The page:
Expense account probe may be issue in election

But challengers' focus on investigation unlikely to impact council race

April 05, 2004|By Tom Pelton and Doug Donovan | Tom Pelton and Doug Donovan,SUN STAFF

Dr. Terrence Fitzgerald, a Green Party candidate for the City Council running in the Nov. 2 election, said he plans to talk about the recent dust-up over the council's expense accounts as he campaigns for a seat representing Northwest Baltimore.

"I will bring it up as an example of the kind of sloppiness and poor accountability that goes along with more than 60 years of one-party rule," said Fitzgerald, a first-time candidate and physician from Mount Washington who works as medical director of an addiction treatment center.

Over the objections of some council members, Mayor Martin O'Malley canceled the council's unusual, almost $100,000 expense account system last week after The Sun revealed that it might violate federal tax laws. U.S. Attorney Thomas M. DiBiagio is investigating the accounts as part of a broad look at the council's finances and hiring.

Most of Baltimore's 19 council members were given $5,000 a year in cash advances for incidental business expenses but not required to turn in receipts, and they were allowed to pocket extra money they didn't need for council business.

Although they are long shots, many of the eight Green Party and 11 Republican challengers facing the incumbent Democratic City Council members say they want to remind voters that they have a choice in the November election.

But Arthur Murphy, a political consultant in the city for more than three decades, predicted that the federal investigation - even if it results in indictments - would have no impact on the council, which has been solidly Democratic since the 1930s.

"Let's say the entire City Council is indicted. Who is going to take advantage of it? Nobody. There's nobody out there ready to make a viable run," said Murphy, who has worked for several Democratic council members.

There's nothing in the city charter that would prohibit an indicted council member from being re-elected and serving while he or she awaits trial. But a conviction would require him or her to step down, said City Solicitor Thurman W. Zollicoffer Jr.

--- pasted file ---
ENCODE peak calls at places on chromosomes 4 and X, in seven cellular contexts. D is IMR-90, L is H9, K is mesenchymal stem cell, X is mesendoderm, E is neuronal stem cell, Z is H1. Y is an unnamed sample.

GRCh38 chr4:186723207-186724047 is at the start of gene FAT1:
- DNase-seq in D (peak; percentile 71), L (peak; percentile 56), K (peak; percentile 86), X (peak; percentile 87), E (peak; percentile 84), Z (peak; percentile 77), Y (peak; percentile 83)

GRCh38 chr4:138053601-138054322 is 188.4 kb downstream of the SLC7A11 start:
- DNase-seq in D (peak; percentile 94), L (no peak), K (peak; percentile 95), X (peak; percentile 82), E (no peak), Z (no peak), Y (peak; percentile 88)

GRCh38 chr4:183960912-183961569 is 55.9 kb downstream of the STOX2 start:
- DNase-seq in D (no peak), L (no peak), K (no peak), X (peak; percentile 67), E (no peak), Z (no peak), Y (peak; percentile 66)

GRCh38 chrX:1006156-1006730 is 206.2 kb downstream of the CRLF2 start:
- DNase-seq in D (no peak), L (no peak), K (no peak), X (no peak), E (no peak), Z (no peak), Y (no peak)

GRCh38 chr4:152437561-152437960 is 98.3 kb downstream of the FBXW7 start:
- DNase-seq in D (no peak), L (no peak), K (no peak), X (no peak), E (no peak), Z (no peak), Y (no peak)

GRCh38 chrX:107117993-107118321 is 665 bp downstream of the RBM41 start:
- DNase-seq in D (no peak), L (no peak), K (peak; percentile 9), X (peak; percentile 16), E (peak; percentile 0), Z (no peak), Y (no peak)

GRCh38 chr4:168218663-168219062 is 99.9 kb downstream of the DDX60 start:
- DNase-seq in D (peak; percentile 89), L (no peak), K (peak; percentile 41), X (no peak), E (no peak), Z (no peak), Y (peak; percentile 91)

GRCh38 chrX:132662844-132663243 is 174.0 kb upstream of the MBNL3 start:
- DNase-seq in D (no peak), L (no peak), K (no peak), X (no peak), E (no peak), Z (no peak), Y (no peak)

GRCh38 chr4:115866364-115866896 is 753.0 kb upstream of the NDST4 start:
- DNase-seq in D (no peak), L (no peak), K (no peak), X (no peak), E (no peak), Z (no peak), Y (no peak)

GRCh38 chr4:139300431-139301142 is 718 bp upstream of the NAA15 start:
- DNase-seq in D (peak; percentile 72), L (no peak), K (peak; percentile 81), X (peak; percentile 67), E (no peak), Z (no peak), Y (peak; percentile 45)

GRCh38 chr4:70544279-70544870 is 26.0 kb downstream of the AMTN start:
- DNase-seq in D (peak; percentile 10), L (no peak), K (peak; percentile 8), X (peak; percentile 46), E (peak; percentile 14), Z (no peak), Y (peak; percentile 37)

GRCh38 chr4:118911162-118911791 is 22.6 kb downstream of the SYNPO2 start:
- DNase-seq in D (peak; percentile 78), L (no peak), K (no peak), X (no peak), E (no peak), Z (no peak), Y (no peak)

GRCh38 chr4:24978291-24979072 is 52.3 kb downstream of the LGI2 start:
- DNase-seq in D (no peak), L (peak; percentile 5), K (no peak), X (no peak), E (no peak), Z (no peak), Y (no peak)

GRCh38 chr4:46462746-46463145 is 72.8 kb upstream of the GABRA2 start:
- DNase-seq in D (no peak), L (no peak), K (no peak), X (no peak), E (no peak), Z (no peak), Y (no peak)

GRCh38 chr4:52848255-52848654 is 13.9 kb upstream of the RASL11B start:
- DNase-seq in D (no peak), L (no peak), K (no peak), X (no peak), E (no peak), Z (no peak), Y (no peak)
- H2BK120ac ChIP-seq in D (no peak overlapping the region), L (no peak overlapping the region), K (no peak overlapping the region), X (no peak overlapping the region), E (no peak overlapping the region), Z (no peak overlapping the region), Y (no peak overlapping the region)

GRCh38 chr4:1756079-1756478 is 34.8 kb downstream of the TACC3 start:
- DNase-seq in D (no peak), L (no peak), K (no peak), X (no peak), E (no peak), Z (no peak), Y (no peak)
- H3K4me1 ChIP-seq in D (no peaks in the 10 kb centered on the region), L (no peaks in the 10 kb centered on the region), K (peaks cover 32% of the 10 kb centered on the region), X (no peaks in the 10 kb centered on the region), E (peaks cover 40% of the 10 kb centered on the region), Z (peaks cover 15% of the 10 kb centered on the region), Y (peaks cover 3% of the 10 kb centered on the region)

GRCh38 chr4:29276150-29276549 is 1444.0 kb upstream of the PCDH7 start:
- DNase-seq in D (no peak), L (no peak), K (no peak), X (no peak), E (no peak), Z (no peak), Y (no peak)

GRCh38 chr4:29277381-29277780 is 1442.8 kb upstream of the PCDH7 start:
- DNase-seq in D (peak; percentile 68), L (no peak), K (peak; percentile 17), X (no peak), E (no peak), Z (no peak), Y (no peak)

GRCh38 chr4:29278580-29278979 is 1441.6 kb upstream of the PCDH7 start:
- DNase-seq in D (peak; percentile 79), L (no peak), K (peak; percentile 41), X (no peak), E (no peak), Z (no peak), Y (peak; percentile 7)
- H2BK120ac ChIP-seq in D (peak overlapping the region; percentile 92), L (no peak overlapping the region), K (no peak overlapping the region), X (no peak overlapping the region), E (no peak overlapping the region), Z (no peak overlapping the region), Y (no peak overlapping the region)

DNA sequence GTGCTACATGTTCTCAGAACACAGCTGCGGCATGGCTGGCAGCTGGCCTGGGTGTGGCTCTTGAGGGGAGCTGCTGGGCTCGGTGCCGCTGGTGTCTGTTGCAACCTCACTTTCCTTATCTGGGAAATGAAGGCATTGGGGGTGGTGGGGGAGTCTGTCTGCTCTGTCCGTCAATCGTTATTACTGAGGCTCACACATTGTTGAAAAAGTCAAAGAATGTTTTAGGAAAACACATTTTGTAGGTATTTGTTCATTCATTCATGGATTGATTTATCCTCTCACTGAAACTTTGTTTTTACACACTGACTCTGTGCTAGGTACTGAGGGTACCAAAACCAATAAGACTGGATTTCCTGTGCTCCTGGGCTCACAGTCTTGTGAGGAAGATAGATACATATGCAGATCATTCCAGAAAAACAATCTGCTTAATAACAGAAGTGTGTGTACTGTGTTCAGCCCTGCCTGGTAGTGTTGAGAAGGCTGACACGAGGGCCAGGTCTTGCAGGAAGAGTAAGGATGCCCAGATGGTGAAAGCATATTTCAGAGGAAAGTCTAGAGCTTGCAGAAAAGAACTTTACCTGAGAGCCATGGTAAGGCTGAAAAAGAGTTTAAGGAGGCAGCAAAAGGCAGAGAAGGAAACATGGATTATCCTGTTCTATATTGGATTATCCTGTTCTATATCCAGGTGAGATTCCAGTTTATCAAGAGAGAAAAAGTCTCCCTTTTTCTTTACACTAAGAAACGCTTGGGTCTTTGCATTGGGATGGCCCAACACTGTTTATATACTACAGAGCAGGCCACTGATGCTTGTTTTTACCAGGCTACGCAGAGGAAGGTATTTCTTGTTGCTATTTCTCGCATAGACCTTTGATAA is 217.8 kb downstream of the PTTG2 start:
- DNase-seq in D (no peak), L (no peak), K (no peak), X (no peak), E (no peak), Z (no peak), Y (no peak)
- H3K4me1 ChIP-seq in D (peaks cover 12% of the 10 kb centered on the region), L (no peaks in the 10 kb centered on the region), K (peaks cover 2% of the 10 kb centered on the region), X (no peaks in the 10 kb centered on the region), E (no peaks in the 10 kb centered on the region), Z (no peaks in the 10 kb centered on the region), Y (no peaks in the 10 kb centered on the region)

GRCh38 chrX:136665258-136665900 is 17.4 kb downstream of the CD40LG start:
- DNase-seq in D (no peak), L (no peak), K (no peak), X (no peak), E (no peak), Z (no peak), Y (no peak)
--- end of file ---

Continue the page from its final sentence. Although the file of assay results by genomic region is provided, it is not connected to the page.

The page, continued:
Democratic voters in the Sept. 9 primary chose to renominate almost all of the incumbent City Council members. The city has 236,299 registered Democrats, compared with 27,489 Republicans and 1,241 members of the Green Party.

The last non-Democrat to serve on the council was Daniel Ellison, a Republican elected in 1939.

Patrick Gonzales, president of Gonzales Research and Marketing Strategies of Annapolis, a political polling firm, said that recent news articles questioning the council's sloppy use of expense accounts and describing a months-long federal investigation into the council's hiring of relatives and acceptance of gifts brought up important questions.

"But will it have a political impact? A race won by a Democrat, 80 percent to 20 percent, might become a race won by a Democrat, 75 percent to 25 percent," Gonzales said.

City Councilwoman Rochelle "Rikki" Spector, who will face Fitzgerald and Republican Elliott Cahan in the general election, is called by some the "dean" of the council, having served 27 years, longer than any other member.

Spector said that the federal investigation appears to be frivolous, and that The Sun's articles about the expense accounts were unnecessarily negative, because the council had maintained the accounts for decades.

"Do I think this will hurt our chances to get re-elected? Personally, I have the benefit of being long serving, and I'm confident that the people in my district know me and know that I have worked hard for them," Spector said.

While she said her name is respected in Northwest Baltimore, she said her opponents have no reputation or track record. "Nobody knows them," she said.

Joe Collins Jr., 34, owner of an auto mechanic shop who is running as a Republican for the council's 10th District in Southwest Baltimore, said he plans to talk to voters about the council's seemingly lax attitude toward ethics.

"We're finding slush funds here, slush funds there," said Collins, a first-time candidate for office. "We're finding no accountability."

Collins said he would push to give the city's ethics board more power to keep council members and city employees in check with strong ethics regulations.

"If you hear the people on the street, people are really tired of the shenanigans" of the council, Collins said. "A lot of people are fed up with it."

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